From my list on a living kinship with the more-than-human world.
Who am I?
I remember, as a very young child, clandestinely sneaking out of the house on humid Houston nights to gather toads. How my parents never caught me in the act, I do not know. I only know holding these amphibians in my hands felt special, magical even. This compulsion toward other creatures speaks to the unfolding of my lifelong learnings, a path that led me to a PhD in Religion and Nature and then to work for the Center for Humans and Nature. I’ve never stopped reflecting on how humans might better care for our earthling kin, and I don’t suspect I’ll ever cease marveling at the earth’s wild generativity.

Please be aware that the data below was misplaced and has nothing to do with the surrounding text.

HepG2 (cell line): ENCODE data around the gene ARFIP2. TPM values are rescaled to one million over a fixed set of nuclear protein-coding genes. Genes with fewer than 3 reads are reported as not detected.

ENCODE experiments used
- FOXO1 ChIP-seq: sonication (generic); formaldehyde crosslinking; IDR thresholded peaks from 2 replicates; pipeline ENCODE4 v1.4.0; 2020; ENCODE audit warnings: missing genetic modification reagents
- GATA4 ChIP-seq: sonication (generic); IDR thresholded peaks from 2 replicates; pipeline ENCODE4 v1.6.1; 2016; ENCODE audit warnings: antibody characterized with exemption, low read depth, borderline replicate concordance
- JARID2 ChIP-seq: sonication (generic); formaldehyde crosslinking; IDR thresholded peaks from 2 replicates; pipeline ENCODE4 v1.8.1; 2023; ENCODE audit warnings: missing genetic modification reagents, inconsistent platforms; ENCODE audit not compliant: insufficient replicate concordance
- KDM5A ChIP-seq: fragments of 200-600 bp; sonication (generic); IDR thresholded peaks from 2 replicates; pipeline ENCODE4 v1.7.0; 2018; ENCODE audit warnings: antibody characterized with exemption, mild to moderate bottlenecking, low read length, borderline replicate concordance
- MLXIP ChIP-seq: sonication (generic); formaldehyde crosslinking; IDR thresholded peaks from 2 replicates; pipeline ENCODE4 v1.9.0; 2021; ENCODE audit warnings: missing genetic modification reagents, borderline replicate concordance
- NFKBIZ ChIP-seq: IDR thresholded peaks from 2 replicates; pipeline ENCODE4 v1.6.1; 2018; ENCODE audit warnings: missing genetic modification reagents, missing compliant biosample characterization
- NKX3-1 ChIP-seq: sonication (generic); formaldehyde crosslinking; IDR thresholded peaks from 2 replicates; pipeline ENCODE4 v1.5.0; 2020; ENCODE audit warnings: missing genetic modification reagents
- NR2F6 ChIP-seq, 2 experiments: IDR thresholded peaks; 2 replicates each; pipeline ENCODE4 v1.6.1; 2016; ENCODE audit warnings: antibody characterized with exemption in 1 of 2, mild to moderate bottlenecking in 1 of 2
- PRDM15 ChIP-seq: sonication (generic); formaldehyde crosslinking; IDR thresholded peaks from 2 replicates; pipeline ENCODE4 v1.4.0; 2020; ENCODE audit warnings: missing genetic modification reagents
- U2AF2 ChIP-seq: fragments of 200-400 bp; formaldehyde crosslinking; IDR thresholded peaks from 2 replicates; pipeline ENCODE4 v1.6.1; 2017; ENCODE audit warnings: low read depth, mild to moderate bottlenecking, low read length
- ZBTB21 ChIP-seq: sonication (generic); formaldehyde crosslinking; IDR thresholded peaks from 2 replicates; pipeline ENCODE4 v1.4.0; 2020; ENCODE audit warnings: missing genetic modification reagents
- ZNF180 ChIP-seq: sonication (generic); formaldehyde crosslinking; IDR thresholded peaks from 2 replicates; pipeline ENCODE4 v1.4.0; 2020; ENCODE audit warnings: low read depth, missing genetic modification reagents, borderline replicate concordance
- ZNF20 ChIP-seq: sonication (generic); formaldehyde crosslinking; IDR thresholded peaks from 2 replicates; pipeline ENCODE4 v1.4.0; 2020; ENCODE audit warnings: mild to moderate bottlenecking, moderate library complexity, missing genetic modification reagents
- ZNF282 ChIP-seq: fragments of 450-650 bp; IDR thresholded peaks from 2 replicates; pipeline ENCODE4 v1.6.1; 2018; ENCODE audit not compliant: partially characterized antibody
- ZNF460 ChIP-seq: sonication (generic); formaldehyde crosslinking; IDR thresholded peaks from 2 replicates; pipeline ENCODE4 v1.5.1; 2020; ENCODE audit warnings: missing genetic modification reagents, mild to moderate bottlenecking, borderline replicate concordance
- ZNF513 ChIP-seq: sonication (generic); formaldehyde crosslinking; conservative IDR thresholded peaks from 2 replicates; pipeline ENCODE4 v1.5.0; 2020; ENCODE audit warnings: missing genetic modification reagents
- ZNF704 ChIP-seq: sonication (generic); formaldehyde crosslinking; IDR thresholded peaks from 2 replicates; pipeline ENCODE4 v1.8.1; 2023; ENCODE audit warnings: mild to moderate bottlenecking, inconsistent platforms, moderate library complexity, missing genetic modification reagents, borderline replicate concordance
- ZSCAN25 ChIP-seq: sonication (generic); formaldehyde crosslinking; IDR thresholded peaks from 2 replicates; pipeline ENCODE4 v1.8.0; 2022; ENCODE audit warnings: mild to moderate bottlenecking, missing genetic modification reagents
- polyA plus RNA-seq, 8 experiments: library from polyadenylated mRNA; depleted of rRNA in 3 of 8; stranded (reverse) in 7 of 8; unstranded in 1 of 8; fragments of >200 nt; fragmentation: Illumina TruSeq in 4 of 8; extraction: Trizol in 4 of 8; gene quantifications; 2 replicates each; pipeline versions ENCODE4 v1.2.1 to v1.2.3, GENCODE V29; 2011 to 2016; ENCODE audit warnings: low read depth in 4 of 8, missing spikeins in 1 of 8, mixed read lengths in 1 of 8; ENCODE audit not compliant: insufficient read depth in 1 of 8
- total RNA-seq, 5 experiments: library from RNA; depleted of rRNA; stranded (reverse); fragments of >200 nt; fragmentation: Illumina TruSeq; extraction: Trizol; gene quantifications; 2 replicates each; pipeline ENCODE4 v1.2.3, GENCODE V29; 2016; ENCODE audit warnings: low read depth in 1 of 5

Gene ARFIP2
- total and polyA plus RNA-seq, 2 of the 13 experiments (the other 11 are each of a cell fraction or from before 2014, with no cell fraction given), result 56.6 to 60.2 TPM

Gavin's book list on a living kinship with the more-than-human world
Why did Gavin love this book?
I first met Graham when I was a PhD student attending a conference on religion & animals. He is a person who seems drawn to and across boundaries of scholarship, and though this book is scholarly, it’s also a totally accessible overview of the ways in which animism is not some primitive ideology but, rather, core to human experience and cultures all over the world. Harvey provides a careful treatment of historical and contemporary animist perspectives, nonhuman personhood, and the formation of animistic sensibilities. He details how animism fosters a constant dialogue between humans and non-human persons—a kind of social, spiritual, and ecological conversation that is continuously negotiated. Animism is not a thing of the past; it’s a way of life that is vital to a viable future.